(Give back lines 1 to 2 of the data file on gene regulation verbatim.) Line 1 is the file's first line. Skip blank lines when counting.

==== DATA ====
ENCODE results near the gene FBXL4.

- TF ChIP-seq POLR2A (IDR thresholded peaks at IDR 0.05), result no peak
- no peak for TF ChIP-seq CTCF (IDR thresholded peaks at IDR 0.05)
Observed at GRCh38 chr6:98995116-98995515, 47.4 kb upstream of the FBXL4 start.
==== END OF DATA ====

ENCODE results near the gene FBXL4.

- TF ChIP-seq POLR2A (IDR thresholded peaks at IDR 0.05), result no peak